5 ways digital agriculture tools helped farmers in 2020
Digital agricultural tools aren’t all razzle-dazzle. They gleaned dirt-under-the-fingernails agronomic and farm management information in 2020, according to Joe Haas, Holdrege, Nebraska; Nathan Reed, Sedalia, Kentucky; and Seth Lawrence, Brook, Indiana.
1. Digital ag tools enabled farmers to better manage COVID-19 hazards.
“For us, 2020 may have been a little bit of a blessing in disguise,” says Haas. “We have three 24-row planters and three tenders, and during planting, I deliver seed and keep our planter guys going.
“This year threw an extra wrinkle into all this in that we have a couple of older gentlemen working with us,” says Haas. “With all the [COVID-19] health concerns coming out in March, it was just really, really uncertain what was going to happen. We all needed to distance ourselves to stay safe. My wife works in health care, so I had to be especially careful.”
To communicate and keep tabs on everything, Haas relied on FieldView’s RemoteView function. This feature
establishes a wireless connection between a remote iPad and the in-cab iPad that is
connected to either a 20/20 display or FieldView Drive. It allows the viewer to see
live planting and harvest information in the
FieldView App as if it were cab connected.
“I also talked on the cell phone and used FaceTime,” Haas adds. “It worked out well, based on all the digital tools we have and making sure they [operators] were planting the right hybrid or variety. I think we’re probably going to do the same thing [in 2021] because it allowed me to be two places at once. I could be working on one planter and FaceTiming with the other operator.”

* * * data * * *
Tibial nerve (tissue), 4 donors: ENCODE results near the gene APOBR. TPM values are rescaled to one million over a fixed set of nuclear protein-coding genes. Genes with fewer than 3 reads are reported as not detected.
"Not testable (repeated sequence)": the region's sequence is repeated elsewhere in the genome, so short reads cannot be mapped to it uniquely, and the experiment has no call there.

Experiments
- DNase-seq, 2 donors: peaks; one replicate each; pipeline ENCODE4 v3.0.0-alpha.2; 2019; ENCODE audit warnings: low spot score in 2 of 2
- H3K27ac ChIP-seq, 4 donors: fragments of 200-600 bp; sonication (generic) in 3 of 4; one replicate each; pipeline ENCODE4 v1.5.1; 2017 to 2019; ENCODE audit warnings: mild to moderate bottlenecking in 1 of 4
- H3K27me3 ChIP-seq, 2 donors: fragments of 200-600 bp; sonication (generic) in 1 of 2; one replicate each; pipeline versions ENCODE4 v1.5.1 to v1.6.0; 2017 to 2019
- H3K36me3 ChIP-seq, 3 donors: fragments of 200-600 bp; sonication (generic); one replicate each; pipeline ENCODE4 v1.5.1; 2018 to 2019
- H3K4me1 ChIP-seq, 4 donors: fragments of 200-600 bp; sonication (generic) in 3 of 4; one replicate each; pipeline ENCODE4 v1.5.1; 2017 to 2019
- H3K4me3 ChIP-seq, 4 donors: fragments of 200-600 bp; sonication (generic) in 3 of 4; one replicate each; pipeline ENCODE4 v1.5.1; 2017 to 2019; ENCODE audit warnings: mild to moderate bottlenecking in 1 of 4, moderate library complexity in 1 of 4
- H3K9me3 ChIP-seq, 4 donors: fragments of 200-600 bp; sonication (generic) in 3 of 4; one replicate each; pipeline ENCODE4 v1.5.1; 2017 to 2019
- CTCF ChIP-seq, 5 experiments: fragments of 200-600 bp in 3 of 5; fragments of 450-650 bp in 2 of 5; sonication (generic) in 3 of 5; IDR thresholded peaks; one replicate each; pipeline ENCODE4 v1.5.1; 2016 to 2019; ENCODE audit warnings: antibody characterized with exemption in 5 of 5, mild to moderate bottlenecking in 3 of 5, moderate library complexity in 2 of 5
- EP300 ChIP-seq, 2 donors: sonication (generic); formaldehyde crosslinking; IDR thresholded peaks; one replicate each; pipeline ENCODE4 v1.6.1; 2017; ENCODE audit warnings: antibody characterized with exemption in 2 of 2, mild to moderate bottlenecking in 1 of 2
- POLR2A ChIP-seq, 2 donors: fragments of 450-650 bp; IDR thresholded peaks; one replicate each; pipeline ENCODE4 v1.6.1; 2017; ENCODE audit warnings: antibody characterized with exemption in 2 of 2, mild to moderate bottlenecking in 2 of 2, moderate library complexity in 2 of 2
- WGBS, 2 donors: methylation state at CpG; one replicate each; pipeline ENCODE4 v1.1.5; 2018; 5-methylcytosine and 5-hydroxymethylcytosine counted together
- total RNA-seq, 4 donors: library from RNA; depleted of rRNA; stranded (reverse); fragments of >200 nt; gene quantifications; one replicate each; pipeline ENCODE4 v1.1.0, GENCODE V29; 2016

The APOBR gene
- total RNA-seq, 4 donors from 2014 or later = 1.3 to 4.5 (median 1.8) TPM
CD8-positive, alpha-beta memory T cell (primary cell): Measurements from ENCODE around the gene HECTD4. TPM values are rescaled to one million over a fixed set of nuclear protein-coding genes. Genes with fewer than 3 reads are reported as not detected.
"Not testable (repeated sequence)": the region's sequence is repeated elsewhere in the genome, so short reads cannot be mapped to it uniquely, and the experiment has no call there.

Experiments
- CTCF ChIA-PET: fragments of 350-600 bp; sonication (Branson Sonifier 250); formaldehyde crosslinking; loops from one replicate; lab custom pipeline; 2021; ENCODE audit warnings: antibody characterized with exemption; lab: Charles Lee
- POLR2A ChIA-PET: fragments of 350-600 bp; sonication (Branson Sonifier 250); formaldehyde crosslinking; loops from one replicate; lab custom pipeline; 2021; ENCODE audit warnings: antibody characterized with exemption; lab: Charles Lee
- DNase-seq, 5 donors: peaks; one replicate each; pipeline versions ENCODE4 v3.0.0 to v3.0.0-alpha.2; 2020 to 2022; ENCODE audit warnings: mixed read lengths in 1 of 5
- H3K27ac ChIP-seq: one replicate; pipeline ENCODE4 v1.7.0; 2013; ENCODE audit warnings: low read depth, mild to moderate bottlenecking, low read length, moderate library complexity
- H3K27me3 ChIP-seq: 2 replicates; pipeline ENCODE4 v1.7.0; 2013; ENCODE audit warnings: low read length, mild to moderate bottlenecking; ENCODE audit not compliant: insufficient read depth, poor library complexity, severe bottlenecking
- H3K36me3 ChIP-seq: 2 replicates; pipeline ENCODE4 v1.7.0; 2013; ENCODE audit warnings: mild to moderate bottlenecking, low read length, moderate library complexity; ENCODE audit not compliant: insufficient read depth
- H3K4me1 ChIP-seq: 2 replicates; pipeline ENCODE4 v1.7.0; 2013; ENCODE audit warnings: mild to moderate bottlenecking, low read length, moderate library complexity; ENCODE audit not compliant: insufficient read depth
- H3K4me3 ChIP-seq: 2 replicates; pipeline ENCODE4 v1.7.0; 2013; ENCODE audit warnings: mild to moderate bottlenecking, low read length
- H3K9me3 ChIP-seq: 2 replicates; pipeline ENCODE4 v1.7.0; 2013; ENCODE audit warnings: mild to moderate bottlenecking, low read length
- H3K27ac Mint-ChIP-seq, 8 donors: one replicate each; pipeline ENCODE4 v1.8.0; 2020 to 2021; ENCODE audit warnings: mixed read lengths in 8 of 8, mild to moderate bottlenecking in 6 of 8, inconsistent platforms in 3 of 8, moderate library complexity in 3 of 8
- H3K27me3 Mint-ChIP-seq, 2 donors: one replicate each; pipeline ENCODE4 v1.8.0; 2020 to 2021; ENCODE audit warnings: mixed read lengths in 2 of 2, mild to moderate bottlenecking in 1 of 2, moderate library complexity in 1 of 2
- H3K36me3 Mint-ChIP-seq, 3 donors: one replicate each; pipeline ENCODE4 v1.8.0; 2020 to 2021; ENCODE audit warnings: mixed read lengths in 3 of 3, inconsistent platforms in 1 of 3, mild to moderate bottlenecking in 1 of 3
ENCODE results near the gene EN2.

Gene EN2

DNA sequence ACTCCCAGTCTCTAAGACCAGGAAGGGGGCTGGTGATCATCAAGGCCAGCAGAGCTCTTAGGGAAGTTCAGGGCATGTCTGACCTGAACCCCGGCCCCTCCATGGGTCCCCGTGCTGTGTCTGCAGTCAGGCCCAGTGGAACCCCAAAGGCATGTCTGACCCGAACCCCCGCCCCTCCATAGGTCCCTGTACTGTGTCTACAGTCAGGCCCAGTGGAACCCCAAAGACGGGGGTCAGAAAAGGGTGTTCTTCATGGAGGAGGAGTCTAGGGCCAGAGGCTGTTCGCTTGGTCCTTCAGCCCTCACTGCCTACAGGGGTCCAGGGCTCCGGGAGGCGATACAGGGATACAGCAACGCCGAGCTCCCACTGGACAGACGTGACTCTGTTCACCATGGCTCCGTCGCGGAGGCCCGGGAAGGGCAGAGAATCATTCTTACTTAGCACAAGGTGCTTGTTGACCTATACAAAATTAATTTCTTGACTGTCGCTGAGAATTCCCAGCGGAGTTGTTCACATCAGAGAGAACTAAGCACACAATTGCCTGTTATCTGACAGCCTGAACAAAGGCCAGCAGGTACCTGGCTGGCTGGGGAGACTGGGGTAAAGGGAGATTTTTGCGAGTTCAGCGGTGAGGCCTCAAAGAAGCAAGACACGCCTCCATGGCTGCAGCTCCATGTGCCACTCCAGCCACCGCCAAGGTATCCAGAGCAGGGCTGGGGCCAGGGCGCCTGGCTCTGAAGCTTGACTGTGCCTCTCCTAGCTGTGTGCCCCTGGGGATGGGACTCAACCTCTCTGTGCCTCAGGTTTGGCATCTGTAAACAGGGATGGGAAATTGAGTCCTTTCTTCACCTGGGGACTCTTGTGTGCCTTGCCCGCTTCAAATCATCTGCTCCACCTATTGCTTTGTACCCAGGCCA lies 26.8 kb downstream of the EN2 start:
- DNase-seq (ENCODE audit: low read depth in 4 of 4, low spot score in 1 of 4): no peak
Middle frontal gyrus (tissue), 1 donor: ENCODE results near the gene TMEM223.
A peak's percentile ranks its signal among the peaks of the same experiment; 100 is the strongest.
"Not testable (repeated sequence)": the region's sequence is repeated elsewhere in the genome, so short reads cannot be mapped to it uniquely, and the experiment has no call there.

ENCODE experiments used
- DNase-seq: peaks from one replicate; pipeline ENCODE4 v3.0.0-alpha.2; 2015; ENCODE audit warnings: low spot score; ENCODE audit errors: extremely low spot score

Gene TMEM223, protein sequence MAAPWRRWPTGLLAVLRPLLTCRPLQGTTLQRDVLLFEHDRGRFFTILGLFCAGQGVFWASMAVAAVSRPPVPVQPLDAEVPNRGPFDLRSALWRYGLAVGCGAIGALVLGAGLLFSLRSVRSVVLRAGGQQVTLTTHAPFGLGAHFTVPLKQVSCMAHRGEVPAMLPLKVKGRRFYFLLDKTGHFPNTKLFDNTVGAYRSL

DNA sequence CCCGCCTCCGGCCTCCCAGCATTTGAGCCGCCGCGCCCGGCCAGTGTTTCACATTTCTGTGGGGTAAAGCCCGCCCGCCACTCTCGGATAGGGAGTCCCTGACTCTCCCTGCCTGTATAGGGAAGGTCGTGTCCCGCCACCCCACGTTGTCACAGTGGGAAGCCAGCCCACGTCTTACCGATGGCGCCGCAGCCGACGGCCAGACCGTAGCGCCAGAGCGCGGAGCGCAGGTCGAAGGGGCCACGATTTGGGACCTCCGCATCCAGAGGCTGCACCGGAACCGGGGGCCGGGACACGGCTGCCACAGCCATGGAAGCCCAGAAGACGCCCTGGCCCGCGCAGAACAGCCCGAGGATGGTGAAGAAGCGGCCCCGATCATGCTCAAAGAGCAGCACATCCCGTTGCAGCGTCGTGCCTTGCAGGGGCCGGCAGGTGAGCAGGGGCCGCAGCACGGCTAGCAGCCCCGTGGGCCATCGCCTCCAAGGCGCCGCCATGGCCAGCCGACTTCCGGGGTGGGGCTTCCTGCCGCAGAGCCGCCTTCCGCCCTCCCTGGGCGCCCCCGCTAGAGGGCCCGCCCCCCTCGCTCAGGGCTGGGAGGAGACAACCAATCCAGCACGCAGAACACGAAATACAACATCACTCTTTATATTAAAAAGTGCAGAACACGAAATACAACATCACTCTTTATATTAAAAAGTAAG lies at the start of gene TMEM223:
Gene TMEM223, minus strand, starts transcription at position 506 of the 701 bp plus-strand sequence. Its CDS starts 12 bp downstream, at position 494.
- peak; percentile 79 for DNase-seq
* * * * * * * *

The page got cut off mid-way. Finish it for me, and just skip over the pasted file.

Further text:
2. Digital tools helped farmers decipher on-farm trials and better secure products.
“We have a lot of different trials going on the farm, trying to be more efficient, trying to increase yields,” says Reed. “Many are large experiments on several acres. When harvest-
time rolls around, we’re in the combine, collecting the data. We can verify that everything is set properly, quickly see the results of these trials right in the field, and begin making decisions for the following year.”
3. Data tools increasingly integrated with each other.
Lawrence says he teams FieldView data with a farm management software product called Harvest Profit.
“When we record the data, whether it be a planting application or harvest, the data will stream into the Harvest Profit platform,” he says. “We can utilize that to just be that much more accurate on our financial numbers and analytics.”
4. Digital tools helped farmers document specific practices that may help them access new markets.
“There are some programs out there that will benefit [such as paying] growers doing certain practices that are very precision-ag oriented,” says Lawrence. Examples include capturing data showing pesticides are not being overapplied due to sprayer shut-off section control, he adds.
5. Digital tools helped strengthen relationships with landlords.
FieldView lets landlords view agronomic information pertaining to their land, says Lawrence.
“It provides a level of transparency, too, knowing their land is being taken care of in a proper manner,” he says.
Strong Broadband Service Needed
The biggest challenge to using digital agricultural tools, though, is spotty broadband service. It’s virtually nonexistent on southern areas of Lawrence’s farm.
“It’s even hard to do a video call in such areas,” says Lawrence.